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How to Be a Sports Parent

It's not if you win or lose

Pediatricians estimate that ninety percent of young children they see participate in organized sports. In fact, sports help children develop important social skills and promote their physical fitness. We’ve all heard people say, ‘It’s not if you win or lose, it’s all how you play the game’. However, for many parents, it is becoming all about ‘if you win or lose’. According to the American Academy of Pediatrics’ Committee on Sports Medicine and Fitness, “unrealistic parental expectations can contribute to negative psychological consequences for elite young athletes”. If you are a sports parent, make sure your young child knows that it’s all about fun, friends, and fitness.

It's all how you play the game

  • Do not force your child to participate. Encourage your child to pick up a sport, whether it is gymnastics, soccer, or basketball, because physical activity is good for him, as is interacting with other children his age. However, be mindful of his abilities and interests. Often, children who are not good at something become discouraged. If your child enjoys it, encourage him to stick with it for a while, but avoid forcing him. Look for positive actions, such as being a team player, and praise them. Also, young children might lose interest in an activity quickly or want to take on something new that their friends are involved in. You may want to have your child choose one or two sports and finish the season or session; sports take a commitment of time and resources from you as a parent, so know how much you can give.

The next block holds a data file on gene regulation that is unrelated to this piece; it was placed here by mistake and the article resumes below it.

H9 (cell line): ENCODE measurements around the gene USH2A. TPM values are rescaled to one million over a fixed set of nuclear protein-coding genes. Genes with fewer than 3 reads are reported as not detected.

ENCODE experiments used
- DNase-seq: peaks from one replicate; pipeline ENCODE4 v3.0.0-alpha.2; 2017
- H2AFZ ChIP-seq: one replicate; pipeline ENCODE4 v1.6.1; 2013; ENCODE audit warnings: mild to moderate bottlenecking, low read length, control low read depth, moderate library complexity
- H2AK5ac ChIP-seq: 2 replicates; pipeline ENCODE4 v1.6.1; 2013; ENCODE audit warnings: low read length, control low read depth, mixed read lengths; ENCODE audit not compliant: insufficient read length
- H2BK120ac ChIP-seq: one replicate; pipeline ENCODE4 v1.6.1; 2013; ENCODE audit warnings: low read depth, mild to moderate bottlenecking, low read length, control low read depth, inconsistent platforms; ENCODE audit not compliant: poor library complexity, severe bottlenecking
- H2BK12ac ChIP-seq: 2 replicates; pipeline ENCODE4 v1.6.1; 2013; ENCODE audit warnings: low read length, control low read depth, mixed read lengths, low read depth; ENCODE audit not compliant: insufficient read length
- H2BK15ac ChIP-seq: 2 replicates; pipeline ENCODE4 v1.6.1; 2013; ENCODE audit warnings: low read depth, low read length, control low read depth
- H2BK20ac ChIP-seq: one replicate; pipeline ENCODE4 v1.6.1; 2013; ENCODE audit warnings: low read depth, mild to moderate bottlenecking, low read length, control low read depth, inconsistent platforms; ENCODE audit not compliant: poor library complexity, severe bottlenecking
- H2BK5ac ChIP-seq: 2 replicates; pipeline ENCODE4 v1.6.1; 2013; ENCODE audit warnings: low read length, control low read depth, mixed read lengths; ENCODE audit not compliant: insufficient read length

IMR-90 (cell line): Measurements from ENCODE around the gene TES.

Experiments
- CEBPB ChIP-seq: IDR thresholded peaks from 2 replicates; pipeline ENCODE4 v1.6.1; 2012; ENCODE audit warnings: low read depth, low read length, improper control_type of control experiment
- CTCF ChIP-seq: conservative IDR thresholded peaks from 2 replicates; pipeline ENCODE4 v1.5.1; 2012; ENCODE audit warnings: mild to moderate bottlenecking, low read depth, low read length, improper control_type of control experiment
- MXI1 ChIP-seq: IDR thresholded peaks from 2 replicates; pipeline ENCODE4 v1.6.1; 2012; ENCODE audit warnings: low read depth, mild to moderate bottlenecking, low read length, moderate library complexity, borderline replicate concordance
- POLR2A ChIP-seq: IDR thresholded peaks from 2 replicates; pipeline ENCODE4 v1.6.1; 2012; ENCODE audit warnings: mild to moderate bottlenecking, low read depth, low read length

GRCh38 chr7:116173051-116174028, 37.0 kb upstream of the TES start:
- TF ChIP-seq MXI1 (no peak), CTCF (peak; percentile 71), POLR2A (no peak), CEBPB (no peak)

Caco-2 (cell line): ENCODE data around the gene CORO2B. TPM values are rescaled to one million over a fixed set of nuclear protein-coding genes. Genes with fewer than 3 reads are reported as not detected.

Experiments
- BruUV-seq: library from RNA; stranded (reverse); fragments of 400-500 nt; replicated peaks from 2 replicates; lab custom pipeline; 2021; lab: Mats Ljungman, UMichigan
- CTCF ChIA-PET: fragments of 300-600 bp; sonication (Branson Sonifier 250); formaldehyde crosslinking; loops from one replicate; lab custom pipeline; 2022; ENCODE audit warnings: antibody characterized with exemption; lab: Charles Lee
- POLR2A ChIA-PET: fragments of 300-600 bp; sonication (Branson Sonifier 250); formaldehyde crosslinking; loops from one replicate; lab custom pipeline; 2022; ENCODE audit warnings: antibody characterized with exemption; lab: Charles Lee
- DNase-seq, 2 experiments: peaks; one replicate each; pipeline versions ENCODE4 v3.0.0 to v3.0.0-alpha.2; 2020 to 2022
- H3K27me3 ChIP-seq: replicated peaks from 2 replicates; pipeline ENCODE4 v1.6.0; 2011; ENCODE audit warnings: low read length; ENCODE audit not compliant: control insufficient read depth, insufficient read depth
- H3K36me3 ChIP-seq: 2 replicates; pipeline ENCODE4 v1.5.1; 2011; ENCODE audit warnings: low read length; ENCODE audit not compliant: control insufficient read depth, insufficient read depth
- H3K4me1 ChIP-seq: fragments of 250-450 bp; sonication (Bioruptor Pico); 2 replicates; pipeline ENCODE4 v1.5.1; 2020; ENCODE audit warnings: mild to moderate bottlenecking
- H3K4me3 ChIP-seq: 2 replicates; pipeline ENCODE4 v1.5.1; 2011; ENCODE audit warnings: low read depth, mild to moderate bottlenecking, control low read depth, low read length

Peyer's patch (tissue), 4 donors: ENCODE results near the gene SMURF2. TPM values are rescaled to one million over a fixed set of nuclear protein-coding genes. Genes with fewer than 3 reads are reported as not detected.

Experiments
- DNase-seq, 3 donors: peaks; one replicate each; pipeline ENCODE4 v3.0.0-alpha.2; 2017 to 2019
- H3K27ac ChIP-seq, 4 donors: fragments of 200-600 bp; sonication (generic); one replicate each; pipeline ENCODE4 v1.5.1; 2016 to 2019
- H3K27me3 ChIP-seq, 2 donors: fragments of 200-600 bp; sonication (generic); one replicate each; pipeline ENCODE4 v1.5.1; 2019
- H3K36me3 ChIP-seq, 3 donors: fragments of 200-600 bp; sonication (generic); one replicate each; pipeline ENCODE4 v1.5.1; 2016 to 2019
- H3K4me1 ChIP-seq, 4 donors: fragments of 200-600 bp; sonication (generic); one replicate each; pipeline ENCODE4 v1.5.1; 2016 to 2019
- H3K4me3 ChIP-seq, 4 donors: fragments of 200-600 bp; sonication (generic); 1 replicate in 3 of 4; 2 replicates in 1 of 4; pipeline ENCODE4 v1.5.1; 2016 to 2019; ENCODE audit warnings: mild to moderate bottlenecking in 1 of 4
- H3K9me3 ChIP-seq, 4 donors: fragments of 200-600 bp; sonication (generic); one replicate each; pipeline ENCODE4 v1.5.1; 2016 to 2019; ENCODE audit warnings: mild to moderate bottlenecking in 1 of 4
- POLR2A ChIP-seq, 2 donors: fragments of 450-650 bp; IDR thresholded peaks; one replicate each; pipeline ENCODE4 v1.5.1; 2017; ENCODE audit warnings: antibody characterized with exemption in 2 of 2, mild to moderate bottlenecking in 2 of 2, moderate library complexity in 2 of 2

• Your tone sets her attitude. When she comes home from a game, your first instinct may be to ask her if she won, or if she scored a goal. Instead, try asking if she had fun, or how the team did. Remind her that the important thing is that she tried hard and did her best.
  • Give constructive criticism. Mistakes are natural in any activity, and let your child know that it is ok to make mistakes. Teach him how he can learn from these, and the end result of winning, losing, or scoring a goal is not as important as the process of getting there. It is just as important to play defense or assist another team member in scoring a goal.
  • Emphasize teamwork. Again, praise your child for being a team player. You can encourage and model teamwork as a parent by respecting coaches and other officials, suggesting that your child’s team congratulate their opponents, regardless of whether they win or lose, and praising all children on your child’s team.

For more tips for coaches, parents, and players of youth sports, visit www.masshockey.com/Effort/ and learn about Encouraging Fairness, Fun, Opportunity, Respect, and Teamwork.

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